My main news is that I finally reached retirement ,at the grand age of 59, Friday 9th September 2011. It was all a bit of a blur, but some of my colleagues must have put a fair bit of effort, as there was lots of balloons, loads of people, many of whom I hadn't seen in ages. Cake, general party type food, photos, presents, a departmental reception, a trip to the pub and a very nice meal at San Marco's in Stockbridge, there were also speeches, and a large wodge of folding stuff, which I shall take to the tool shop.
I have to say I was most impressed with the number of people who turned up, known to me for decades or months. Of course they may have just been passing and stopped for a fortuitous cup of tea, but they were there.
If any of the people who came to the various celebrations, or who organized the whole thing, should wander into these web pages, I'd like to thank them. It must have taken a lot of work, and has probably put the waiting lists back by a fortnight.
I've worked in Nuclear Medicine in the Western General Hospital. Edinburgh since March 1982 in three locations, if you include the Mobile Gamma Camera, under four Radiologists and with about twenty Radiographers and three Cardiac Labs, Generally it's been rewarding and fun, though some of the shine came off with a rather unwelcome 6 year stint of having to do on call in the RVH. That was supposed to last for a year at most with maybe one patient a month.
There's a distinctly Scottish expression, "Aye, that'll be right" used when you think the person spinning the yarn is either deluded, bewildered, or a liar.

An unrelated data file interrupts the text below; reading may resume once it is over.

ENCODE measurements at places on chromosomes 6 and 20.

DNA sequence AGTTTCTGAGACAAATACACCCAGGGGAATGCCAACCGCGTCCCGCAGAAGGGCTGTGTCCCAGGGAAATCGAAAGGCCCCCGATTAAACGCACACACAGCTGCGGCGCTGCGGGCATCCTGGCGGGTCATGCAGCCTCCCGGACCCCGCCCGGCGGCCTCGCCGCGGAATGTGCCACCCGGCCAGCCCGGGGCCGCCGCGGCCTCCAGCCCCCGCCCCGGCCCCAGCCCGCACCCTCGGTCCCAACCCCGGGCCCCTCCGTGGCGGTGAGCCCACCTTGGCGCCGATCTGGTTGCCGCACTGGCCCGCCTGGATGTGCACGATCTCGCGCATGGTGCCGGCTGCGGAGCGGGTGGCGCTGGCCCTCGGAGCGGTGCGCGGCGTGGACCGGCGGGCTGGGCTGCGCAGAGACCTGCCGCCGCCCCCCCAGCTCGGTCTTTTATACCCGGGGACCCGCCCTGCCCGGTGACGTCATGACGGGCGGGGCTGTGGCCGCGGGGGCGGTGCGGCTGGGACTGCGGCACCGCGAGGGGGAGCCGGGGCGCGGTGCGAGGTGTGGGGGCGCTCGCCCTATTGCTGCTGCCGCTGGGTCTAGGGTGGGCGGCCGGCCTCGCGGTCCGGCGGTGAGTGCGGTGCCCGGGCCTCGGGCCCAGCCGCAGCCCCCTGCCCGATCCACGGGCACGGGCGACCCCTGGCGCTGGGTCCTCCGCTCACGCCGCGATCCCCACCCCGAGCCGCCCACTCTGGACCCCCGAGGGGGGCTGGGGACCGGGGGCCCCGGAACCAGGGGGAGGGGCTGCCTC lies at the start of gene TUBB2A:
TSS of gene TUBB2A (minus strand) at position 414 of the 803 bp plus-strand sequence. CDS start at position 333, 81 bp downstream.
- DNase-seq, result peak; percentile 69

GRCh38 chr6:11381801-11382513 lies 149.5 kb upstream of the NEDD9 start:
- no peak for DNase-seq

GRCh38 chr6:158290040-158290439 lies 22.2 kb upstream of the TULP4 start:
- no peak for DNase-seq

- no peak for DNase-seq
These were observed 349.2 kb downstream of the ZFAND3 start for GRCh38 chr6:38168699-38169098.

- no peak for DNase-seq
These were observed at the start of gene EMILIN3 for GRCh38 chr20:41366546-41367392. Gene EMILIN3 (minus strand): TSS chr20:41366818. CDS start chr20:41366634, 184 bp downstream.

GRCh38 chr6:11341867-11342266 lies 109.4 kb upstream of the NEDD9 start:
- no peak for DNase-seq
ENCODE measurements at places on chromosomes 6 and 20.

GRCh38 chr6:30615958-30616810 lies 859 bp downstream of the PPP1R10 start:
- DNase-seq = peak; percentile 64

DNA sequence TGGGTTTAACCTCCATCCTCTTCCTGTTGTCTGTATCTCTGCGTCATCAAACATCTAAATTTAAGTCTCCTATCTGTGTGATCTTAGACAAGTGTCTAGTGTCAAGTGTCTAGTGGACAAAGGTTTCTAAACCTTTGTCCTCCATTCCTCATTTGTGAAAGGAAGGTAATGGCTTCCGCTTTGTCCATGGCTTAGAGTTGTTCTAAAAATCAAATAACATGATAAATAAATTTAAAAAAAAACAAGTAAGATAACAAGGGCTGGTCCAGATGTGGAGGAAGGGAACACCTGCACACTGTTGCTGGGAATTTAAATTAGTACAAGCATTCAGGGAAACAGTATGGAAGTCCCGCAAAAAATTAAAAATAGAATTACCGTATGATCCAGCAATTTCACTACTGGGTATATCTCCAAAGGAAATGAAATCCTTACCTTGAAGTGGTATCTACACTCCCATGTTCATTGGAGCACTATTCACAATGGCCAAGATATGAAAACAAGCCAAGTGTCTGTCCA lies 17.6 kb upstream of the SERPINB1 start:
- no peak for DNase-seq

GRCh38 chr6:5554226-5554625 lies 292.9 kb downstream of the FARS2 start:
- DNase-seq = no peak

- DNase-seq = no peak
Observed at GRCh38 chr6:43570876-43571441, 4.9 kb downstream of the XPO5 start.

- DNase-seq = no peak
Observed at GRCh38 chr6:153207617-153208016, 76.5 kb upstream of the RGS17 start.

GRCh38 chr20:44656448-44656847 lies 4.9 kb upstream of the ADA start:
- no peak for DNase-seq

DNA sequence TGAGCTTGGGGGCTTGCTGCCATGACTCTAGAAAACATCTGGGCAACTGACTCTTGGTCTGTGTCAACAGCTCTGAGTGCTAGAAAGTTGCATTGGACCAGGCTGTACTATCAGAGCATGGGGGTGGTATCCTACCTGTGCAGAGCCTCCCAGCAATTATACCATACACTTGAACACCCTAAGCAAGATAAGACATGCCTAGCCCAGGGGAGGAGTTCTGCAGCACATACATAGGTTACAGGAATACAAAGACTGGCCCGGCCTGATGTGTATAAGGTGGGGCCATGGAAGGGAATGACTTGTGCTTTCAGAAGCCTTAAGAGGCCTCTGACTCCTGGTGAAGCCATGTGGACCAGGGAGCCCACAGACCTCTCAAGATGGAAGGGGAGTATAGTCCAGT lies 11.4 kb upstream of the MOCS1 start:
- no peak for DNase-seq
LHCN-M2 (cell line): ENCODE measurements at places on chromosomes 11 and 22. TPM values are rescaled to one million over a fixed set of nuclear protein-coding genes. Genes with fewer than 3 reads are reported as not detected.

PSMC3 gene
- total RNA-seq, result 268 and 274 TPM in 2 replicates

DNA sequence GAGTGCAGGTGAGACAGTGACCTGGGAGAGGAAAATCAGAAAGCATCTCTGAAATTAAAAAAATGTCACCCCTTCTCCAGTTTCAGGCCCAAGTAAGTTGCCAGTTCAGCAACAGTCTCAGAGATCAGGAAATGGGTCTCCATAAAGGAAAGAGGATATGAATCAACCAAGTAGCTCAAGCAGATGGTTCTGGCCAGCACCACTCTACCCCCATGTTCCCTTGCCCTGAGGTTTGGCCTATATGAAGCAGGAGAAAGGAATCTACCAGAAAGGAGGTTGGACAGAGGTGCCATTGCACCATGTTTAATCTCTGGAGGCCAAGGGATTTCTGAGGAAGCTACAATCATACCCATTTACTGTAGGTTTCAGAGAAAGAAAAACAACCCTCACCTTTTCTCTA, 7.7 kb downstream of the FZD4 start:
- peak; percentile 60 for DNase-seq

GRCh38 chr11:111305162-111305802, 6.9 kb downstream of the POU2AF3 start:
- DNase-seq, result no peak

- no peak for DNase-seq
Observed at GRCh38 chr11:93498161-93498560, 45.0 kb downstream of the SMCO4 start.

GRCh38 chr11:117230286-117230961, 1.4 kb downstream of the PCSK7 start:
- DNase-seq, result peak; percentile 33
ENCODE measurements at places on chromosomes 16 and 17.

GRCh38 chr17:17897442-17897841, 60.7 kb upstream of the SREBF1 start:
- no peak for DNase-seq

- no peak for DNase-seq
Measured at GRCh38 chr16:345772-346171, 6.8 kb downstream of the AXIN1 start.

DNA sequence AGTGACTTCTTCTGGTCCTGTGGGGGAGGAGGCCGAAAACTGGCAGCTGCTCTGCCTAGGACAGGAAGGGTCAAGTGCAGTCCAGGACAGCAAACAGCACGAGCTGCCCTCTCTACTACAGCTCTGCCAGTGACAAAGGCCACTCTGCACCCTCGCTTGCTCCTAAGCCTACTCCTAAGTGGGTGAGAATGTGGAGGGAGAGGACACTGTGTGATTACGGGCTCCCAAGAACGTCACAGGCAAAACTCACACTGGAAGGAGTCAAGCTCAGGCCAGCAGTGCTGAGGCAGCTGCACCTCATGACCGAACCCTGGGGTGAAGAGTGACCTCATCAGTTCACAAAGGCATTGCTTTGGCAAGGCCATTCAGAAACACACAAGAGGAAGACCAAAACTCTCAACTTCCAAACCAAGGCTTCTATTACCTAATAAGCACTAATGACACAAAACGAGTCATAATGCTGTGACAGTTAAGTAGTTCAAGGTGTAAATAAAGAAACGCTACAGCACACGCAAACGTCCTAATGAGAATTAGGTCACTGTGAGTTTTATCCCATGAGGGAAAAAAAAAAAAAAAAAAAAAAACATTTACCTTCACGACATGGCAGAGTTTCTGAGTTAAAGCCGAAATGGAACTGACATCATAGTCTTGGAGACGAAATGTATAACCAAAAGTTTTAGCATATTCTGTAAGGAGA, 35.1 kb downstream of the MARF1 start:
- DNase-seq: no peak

Several years of that encouraged the idea of retiring early, there's nothing like a lack of respect for your workers to get them hacked off in a hurry.
It took me a while to do anything about it, but I never was one for precipitous action.
Now, however I am looking ahead to lots of not getting up at 6.45. I doubt I'll be able to make 9.00 a habit, however, the cat likes everybody up and about by 8.00.
Anyway, it's much easier if it's not compulsory.
This (above) is a Gamma Camera, for those of you who haven't seen one before. We had two of these running in the old department until recently, but they have been decommissioned and replaced with shiny new ones in the new department, which has a real window in the control room. I'd show you the new ones, but the rooms are smaller and it's difficult to get a good photo of them. Patients were still under the impression they were very "Star Trek" right up to the time they were scrapped.
Below is the Cardiac lab (Mark 3 for me). It was moved to the Royal Infirmary and we managed to get the space for our new Nuclear Medicine Department.